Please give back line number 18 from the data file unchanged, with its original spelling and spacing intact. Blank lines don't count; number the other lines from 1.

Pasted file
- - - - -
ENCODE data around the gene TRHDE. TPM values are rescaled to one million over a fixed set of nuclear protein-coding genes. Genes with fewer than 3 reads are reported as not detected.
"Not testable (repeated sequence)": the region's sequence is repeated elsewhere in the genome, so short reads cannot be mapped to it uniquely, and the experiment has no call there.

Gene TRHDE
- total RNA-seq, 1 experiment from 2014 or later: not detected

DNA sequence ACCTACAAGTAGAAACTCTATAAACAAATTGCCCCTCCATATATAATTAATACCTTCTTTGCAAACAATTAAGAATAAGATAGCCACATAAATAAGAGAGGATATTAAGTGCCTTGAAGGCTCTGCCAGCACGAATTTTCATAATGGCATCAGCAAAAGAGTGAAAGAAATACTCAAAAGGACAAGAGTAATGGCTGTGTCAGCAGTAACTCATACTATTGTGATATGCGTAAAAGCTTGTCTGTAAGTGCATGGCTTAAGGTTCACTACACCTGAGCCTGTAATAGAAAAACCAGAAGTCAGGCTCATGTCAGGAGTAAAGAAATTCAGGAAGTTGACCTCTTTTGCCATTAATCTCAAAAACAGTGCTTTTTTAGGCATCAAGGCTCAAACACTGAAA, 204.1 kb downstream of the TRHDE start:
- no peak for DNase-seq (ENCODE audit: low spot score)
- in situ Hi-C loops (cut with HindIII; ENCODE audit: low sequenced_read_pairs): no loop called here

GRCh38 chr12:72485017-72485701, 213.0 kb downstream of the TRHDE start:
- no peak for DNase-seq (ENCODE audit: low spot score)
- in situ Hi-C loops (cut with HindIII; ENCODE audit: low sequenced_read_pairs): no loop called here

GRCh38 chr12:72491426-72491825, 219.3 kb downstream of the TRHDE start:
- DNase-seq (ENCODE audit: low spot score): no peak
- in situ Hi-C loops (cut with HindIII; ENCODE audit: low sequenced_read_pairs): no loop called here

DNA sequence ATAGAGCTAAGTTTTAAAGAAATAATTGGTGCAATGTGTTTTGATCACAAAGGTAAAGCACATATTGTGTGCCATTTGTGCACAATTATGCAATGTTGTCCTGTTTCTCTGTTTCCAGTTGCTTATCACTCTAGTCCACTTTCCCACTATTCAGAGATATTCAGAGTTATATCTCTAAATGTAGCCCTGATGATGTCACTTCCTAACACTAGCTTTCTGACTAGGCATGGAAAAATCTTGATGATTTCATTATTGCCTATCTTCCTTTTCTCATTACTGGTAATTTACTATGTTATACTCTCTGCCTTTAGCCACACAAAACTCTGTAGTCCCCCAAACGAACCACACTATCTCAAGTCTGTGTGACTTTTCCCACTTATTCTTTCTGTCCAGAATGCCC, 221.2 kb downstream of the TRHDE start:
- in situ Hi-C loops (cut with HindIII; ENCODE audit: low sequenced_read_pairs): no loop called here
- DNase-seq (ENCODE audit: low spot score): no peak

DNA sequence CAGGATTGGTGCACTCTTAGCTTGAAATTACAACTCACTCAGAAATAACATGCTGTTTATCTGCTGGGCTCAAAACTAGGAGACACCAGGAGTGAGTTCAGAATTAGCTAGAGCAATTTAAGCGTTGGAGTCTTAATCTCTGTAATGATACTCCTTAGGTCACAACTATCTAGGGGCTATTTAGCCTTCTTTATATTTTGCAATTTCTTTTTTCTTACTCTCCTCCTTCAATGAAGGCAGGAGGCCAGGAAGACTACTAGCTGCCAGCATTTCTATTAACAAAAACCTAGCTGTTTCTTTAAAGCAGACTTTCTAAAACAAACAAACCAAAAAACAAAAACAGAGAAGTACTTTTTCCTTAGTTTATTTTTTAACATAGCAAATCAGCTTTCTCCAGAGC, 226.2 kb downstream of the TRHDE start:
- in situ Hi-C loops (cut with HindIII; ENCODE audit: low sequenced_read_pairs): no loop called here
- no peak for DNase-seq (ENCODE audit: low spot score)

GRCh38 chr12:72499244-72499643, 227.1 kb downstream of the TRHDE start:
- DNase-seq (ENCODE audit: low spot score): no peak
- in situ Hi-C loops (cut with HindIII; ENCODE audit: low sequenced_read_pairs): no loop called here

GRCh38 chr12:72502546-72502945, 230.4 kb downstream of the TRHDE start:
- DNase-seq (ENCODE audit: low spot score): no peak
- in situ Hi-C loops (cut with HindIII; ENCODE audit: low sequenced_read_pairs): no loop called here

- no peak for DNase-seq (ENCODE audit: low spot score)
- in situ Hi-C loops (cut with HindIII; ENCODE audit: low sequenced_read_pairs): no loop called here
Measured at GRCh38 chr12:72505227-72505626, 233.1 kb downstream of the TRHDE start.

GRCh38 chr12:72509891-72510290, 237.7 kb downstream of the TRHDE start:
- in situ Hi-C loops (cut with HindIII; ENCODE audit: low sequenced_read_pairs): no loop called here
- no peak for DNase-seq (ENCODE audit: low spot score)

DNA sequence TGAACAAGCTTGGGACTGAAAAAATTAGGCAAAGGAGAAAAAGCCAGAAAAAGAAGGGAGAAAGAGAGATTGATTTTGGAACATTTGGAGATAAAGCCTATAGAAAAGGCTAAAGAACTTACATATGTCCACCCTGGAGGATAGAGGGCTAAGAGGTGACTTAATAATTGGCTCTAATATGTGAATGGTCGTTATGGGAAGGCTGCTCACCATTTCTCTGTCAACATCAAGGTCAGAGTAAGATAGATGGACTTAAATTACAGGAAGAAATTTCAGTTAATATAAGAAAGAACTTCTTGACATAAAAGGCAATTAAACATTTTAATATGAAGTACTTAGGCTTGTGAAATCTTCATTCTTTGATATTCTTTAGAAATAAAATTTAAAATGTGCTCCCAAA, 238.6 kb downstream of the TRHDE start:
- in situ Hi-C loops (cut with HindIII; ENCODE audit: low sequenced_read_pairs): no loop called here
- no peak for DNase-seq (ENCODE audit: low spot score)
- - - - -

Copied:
- in situ Hi-C loops (cut with HindIII; ENCODE audit: low sequenced_read_pairs): no loop called here